Presentation on theme: "A Word of Caution These materials are presented with the understanding that the information provided is not legal advice. Due to the rapidly changing."— Presentation transcript:
A Word of Caution These materials are presented with the understanding that the information provided is not legal advice. Due to the rapidly changing nature of the law, information contained in this presentation may become outdated. Anyone using information contained in this presentation should always research original sources of authority and update this information to ensure accuracy when dealing with a specific matter. No person should act or rely upon the information contained in this presentation without seeking the advice of an attorney.
Arbitration vs. Litigation: A Practical Assessment Presented By: Tracey A. Rohrbaugh, Esquire
What is Arbitration? Not to be confused with mediation, it is the process of dispute resolution in which a neutral third party (an arbitrator) renders a decision after a hearing at which both parties have an opportunity to be heard.
How Does Arbitration Work? The parties choose the arbitrator(s) – unless already specified by contract The arbitrator schedules the matter for hearing – works much like a normal trial would, except the arbitrator renders the decision Arbitration decisions cannot be appealed
What is The Difference Between Arbitration and Litigation?
What Costs Are Involved In Arbitration? Payment of the arbitrator ($300 - $600/hour) Payment of a filing fee ($$$$$$) Hiring of court reporters, etc. Payment of your lawyers – but some contracts provide for losing party to reimburse fees
Important Information For Arbitration Clauses: Make sure that the contract specifies the types of disputes to which it applies Make sure the arbitration provision is not one-sided (if so, it may be voided for unconscionability) Federal Arbitration Act, 9 U.S.C. § 1 et seq. (1947)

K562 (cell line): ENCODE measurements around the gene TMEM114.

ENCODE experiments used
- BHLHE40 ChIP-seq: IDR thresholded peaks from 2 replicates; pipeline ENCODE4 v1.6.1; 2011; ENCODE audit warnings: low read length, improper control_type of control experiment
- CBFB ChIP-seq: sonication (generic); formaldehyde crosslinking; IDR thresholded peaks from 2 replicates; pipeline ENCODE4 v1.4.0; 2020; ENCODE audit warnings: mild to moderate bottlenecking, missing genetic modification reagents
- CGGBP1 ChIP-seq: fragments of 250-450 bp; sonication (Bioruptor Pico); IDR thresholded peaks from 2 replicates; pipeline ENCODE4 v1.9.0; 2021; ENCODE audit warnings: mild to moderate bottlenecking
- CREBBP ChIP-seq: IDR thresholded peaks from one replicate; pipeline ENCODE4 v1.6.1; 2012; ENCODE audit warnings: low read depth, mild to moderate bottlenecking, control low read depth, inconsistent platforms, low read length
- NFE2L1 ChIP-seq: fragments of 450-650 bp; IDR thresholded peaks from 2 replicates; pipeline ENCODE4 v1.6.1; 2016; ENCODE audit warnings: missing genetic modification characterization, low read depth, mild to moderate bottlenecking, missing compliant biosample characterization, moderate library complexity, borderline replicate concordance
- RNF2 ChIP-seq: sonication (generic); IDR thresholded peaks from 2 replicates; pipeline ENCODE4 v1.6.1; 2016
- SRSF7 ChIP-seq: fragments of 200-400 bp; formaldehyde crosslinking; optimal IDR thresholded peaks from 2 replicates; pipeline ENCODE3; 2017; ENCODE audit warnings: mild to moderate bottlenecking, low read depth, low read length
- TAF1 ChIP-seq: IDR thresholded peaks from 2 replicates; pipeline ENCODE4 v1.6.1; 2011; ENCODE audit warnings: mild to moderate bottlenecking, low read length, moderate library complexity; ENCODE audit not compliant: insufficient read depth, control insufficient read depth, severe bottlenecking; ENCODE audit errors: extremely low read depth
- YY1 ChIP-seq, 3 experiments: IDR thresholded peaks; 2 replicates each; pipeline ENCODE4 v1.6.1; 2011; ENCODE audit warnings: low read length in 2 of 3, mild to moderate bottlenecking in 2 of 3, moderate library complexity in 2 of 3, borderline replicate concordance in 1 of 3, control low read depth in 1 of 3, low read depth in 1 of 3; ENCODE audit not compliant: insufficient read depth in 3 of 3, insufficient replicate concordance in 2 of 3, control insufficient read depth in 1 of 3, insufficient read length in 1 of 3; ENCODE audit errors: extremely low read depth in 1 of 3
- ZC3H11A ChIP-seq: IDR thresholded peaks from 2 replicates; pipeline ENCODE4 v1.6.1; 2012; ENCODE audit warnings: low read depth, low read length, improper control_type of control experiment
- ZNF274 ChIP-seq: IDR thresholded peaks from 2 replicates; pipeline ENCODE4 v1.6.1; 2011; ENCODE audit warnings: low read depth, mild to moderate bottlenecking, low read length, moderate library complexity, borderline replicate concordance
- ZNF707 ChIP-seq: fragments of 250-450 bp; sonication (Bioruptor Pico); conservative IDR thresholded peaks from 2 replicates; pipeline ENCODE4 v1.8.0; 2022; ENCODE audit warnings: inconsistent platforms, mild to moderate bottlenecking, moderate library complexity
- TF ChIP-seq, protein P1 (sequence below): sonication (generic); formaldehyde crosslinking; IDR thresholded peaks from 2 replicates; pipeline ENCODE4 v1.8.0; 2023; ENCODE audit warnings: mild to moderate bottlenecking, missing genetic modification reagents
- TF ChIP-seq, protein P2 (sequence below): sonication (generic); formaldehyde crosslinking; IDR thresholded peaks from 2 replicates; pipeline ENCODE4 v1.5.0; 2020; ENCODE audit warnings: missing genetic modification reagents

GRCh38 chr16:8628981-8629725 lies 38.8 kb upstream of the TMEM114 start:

Is My Arbitration Clause Enforceable? Per 9 U.S.C.§ 2, “[A] written provision in any... contract evidencing a transaction involving commerce to settle by arbitration a controversy thereafter arising out of such contract or transaction... shall be valid, irrevocable, and enforceable....” There is a liberal federal policy favoring arbitration agreements, even where there are state substantive or procedural policies to the contrary. See Moses H. Cone Mem’l Hosp. v. Mercury Constr. Corp., 460 U.S. 1, 24 (1983). West Virginia, too, will enforce arbitration agreements. See Berkeley Co. Board of Educ. v. W. Harley Miller, Inc., 236 S.E.2d 439 (1977). However, there are many circumstances on which the Court will try to negate them. If you want arbitration, make sure the arbitration clause is bargained for, that it applies equally to both parties, and that it is clear that both parties were aware of its existence.
How Do I Decide If I Should Have Arbitration In My Contract? Consider the amount of your contract – it may not be practical on small contracts Consider whether you can afford to arbitrate Consider whether you want your fact-finder to have specific expertise Contact your lawyer and ask for advice
For more information, contact: Tracey A. Rohrbaugh, Esquire Bowles Rice McDavid Graff & Love LLP (304)